Last night I succeeded in reading the book 'A Grief Observed' by C. S. Lewis in one sitting. It's possibly one of the few somewhat short but intriguing books there are (in my opinion) so it is very possible to read it from start to finish in one evening.
He writes about reality. The words are about reality - yet the pages of the book take us simultaneously out of reality. Enough contact to relate but distanced enough to separate. The space between the pages, words, and your own mind are enough to create the distance. It's a fine balance - between feeling and understanding. Between the existence of realism and fantasy. Between our perfectionist ideals and life's actuality.
Such a fine, delicate line.
Can imagination coexist with the bitter substance of the real world? What does reality really mean? Is it possible to exist (albeit naively - down to interpretation) in a reality we have self-created? We are continuously presented with messages of wisdom and advice: 'life is what you make of it - you are the future - the world is your oyster - go and create beauty'. All these, messages of power and autonomous control if you like. Control of the future. In other words, the future is not set in stone. It is to be created by those living in it. Reality can be created, not fought against.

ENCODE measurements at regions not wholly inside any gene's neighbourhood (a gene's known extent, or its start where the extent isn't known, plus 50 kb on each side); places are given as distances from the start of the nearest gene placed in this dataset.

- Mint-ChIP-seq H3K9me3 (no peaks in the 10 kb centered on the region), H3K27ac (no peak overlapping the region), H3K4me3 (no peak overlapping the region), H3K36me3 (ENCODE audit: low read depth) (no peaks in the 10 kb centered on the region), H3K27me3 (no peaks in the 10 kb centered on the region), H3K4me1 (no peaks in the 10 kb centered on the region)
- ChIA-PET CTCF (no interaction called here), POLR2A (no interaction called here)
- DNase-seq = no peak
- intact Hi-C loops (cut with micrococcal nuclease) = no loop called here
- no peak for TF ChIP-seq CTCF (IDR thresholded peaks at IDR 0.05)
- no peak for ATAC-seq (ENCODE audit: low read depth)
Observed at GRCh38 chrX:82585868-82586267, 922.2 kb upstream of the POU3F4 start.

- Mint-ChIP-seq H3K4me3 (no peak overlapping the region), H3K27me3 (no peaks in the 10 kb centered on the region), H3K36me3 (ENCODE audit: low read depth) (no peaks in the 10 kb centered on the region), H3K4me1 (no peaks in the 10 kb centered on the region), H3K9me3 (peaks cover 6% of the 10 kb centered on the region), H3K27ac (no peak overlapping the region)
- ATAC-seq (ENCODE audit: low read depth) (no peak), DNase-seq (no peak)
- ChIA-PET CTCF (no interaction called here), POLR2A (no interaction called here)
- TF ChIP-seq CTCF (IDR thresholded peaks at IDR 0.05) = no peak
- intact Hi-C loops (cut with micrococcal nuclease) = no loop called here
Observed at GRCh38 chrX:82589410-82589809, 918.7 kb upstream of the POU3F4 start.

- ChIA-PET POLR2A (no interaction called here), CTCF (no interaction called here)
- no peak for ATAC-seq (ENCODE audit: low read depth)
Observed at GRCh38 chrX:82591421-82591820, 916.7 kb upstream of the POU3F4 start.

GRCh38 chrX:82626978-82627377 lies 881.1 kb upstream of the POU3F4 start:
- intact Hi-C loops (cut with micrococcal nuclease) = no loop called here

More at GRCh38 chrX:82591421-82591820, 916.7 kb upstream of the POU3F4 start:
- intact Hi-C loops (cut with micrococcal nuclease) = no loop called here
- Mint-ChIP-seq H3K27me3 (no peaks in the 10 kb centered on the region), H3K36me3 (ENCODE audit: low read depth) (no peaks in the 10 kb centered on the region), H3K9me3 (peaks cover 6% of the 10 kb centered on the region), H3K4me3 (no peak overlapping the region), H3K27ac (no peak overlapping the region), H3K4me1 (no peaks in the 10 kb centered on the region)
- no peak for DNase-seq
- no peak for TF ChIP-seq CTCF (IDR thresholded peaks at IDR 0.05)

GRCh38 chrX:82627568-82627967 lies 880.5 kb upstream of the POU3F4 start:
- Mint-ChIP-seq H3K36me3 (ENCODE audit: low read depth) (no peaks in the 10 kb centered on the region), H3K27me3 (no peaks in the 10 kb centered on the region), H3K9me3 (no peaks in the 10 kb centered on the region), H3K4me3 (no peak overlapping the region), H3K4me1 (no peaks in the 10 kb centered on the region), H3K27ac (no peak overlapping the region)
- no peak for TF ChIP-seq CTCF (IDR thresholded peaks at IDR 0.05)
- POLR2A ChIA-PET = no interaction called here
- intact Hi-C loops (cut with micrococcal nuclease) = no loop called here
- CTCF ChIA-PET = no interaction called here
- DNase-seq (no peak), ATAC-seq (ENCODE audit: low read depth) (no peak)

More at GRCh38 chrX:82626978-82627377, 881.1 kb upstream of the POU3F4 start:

But we also see less gentle and appealing messages of harsh incompatible truth? (again - it is what you make of it). These messages imply that the world is evil rooted. Life is a lonesome brutal battle - good against evil until the very end. Life is what it is. Reality can never be changed - we must surrender to it and do all we can to survive. Some come out winning and others fall before their time.
So the messages appear contradictory.
It's no wonder we get lost.
It's no wonder we question our very being if given half the chance.
'Finally, if reality at it's very root is so meaningless to us - or, putting it the other way round, if we are such total imbeciles - what is the point of trying to think about anything else? This knot comes undone when you try to pull it tight.'
- 'A Grief Observed', C. S. Lewis